C&CG: Favorite (at home) go-to vegan meal?
Michael: I like using soy curls, so any way I can use them is great for me. Sometimes I will make a batch of barbecue soy curls to keep on hand and either add them to a salad or have them as part of a big bowl with rice, greens and roasted veggies.
Ethan: We like to do bulk cooking on the weekends and so just pulling together a grain, a bean and a green is my go-to for a quick, easy, healthy meal.
C&CG: When you’re not cooking food, writing content for your blog or doing recipe development, what other passions and hobbies do you both enjoy?
Michael: I meditate every morning before starting my day and I try to get the gym at least 5 days a week. I am a TV junkie and love binge watching shows on Netflix. I also love to travel and find new vegan restaurants to try.
Ethan: I also start my day with meditation and get to the gym each morning. They are two very necessary mind and body balancing rituals. I spend a lot of my free time in a volunteer role as a member of the board of directors for Woodstock Farm Sanctuary and I try to get up there as much as I can. I’m also a travel junkie and we travel as frequently as possible.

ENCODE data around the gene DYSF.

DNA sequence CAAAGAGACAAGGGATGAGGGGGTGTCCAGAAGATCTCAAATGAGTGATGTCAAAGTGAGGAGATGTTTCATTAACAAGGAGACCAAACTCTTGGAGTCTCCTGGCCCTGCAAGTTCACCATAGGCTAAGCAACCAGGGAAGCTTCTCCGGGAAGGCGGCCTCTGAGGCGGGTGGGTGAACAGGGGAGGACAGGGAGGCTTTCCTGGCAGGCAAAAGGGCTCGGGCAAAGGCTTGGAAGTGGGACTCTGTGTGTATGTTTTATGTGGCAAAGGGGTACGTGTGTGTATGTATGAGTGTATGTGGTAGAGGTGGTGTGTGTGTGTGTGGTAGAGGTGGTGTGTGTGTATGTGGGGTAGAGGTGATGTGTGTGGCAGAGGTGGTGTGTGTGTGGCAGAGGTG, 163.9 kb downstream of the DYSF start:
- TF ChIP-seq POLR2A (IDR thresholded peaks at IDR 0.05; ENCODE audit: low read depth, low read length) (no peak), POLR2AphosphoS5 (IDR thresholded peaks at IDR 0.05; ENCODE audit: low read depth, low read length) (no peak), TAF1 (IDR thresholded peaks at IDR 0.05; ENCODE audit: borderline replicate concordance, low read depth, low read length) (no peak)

C&CG: Now that your book is officially published and available to the public, do you have any ongoing or future projects you’re working on that you can share?
VM: I actually have ideas for a few other cookbooks I would like to write. I am not sure about them yet, but the ideas are bouncing around in my head. And of course, we will still be adding recipes, travel reviews, and thought pieces to VeganMos.com.
C&CG: Do you have any tips for those who are new to veganism or eating plant-based?